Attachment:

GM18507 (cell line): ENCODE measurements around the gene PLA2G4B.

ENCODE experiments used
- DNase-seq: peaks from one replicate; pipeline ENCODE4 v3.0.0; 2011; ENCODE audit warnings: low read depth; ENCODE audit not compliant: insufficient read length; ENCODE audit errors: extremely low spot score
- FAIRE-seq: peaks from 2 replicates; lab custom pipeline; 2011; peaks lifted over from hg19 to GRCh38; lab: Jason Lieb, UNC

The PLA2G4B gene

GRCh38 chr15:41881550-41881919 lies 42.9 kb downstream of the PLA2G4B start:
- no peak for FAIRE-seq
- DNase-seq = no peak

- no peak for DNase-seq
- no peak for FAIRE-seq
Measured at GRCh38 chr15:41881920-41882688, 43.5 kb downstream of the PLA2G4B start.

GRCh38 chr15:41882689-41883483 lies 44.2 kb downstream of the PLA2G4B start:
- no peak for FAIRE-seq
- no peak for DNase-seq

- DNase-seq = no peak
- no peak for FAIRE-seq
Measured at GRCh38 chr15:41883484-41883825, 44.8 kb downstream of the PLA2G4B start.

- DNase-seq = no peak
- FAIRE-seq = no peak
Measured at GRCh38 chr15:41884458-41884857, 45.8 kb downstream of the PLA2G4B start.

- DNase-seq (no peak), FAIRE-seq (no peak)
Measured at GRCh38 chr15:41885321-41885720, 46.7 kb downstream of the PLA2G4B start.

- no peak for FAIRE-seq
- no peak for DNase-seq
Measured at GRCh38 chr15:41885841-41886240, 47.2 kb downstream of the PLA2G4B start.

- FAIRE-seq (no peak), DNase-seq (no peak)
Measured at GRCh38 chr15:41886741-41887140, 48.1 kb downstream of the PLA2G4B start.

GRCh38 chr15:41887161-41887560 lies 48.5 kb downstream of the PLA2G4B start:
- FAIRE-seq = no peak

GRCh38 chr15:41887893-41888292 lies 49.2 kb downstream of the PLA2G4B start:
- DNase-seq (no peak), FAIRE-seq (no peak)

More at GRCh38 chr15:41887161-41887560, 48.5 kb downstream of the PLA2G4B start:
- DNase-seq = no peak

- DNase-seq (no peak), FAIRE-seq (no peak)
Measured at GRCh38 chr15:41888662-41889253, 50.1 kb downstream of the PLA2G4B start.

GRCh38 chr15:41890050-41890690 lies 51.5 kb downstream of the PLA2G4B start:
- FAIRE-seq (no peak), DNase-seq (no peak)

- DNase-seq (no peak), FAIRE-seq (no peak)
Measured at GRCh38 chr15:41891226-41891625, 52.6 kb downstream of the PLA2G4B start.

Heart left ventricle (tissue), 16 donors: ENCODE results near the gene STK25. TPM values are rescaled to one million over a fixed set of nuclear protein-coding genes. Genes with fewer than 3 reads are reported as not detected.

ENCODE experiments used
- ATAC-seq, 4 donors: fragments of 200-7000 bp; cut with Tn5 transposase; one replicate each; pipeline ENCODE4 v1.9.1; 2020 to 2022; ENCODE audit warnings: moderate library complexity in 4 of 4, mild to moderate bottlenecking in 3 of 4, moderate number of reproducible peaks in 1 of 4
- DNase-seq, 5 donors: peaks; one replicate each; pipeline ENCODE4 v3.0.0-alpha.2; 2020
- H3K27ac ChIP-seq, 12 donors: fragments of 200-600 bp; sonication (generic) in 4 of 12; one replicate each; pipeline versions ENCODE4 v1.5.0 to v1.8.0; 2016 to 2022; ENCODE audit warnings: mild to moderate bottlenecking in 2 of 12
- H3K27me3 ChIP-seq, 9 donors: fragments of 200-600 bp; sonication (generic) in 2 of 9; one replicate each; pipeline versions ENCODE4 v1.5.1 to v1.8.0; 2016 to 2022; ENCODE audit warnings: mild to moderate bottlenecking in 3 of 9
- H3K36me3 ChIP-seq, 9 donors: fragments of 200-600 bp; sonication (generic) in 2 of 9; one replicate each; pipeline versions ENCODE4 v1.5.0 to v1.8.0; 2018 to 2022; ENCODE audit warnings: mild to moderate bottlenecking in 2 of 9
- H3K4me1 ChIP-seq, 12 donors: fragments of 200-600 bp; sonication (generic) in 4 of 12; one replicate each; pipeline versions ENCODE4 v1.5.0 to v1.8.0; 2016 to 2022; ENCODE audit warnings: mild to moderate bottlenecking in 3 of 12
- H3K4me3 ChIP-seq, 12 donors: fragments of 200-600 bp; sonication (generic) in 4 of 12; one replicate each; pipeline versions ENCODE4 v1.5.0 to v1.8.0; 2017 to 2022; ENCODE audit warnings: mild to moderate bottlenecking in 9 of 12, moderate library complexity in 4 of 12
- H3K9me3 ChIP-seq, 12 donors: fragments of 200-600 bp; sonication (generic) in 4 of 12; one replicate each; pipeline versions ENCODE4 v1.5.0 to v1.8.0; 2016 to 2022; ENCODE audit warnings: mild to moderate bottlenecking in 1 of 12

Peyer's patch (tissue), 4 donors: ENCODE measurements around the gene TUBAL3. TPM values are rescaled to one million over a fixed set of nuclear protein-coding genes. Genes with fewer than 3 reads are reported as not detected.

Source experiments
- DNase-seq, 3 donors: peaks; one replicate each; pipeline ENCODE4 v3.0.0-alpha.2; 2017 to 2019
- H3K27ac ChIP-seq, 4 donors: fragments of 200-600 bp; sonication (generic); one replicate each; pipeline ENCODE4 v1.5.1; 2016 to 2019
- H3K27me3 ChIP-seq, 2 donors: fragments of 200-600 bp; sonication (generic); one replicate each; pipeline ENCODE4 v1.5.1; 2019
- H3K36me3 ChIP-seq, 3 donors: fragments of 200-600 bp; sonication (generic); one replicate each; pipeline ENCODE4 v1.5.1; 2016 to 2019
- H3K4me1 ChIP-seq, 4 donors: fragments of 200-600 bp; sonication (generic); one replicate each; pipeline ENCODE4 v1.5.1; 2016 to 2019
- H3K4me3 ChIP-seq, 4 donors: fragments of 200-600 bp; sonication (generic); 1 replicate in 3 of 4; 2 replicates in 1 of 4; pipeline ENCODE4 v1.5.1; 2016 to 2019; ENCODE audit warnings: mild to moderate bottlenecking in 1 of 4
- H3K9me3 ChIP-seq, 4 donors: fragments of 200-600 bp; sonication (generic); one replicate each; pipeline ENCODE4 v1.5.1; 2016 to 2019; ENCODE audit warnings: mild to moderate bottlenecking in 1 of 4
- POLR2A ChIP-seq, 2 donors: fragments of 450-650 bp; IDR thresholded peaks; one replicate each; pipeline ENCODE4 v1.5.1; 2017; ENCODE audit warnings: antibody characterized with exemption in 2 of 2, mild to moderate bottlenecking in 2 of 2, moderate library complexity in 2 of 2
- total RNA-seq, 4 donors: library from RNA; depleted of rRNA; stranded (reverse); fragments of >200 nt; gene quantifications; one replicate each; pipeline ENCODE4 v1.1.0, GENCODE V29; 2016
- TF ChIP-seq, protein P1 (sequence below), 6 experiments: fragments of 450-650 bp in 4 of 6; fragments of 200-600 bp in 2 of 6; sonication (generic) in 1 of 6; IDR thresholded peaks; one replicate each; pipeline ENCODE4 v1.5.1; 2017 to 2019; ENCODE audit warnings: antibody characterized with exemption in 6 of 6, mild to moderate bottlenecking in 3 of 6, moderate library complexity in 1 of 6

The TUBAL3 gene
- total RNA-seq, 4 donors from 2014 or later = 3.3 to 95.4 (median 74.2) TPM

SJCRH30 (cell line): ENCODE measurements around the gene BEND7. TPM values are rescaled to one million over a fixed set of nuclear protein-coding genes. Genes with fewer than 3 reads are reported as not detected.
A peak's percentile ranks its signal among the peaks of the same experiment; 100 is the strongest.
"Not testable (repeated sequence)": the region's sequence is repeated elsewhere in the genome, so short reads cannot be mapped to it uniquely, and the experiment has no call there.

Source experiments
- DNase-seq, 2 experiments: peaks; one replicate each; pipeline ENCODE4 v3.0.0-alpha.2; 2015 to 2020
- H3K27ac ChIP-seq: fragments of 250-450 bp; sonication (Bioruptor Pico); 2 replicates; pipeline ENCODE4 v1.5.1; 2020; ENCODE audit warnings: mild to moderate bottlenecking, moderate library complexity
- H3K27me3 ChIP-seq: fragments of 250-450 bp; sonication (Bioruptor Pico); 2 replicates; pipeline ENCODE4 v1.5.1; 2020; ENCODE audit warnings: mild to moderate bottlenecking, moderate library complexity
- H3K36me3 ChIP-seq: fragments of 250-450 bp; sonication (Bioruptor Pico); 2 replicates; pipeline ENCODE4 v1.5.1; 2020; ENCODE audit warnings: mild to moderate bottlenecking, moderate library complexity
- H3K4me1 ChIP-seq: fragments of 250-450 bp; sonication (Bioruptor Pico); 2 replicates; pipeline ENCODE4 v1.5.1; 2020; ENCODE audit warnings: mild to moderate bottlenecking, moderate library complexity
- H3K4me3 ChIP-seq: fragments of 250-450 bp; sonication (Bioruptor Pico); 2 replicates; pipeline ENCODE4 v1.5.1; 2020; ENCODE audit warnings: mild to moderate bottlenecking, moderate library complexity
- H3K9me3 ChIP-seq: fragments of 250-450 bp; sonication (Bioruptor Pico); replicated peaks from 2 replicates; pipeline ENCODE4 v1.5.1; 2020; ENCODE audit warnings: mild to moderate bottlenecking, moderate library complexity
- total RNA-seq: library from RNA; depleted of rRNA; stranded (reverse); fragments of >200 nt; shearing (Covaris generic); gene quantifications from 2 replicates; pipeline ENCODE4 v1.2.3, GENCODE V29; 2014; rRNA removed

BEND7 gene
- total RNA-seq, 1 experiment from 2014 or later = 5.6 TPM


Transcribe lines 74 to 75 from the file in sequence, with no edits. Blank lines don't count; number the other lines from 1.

- H3K9me3 ChIP-seq: fragments of 250-450 bp; sonication (Bioruptor Pico); replicated peaks from 2 replicates; pipeline ENCODE4 v1.5.1; 2020; ENCODE audit warnings: mild to moderate bottlenecking, moderate library complexity
- total RNA-seq: library from RNA; depleted of rRNA; stranded (reverse); fragments of >200 nt; shearing (Covaris generic); gene quantifications from 2 replicates; pipeline ENCODE4 v1.2.3, GENCODE V29; 2014; rRNA removed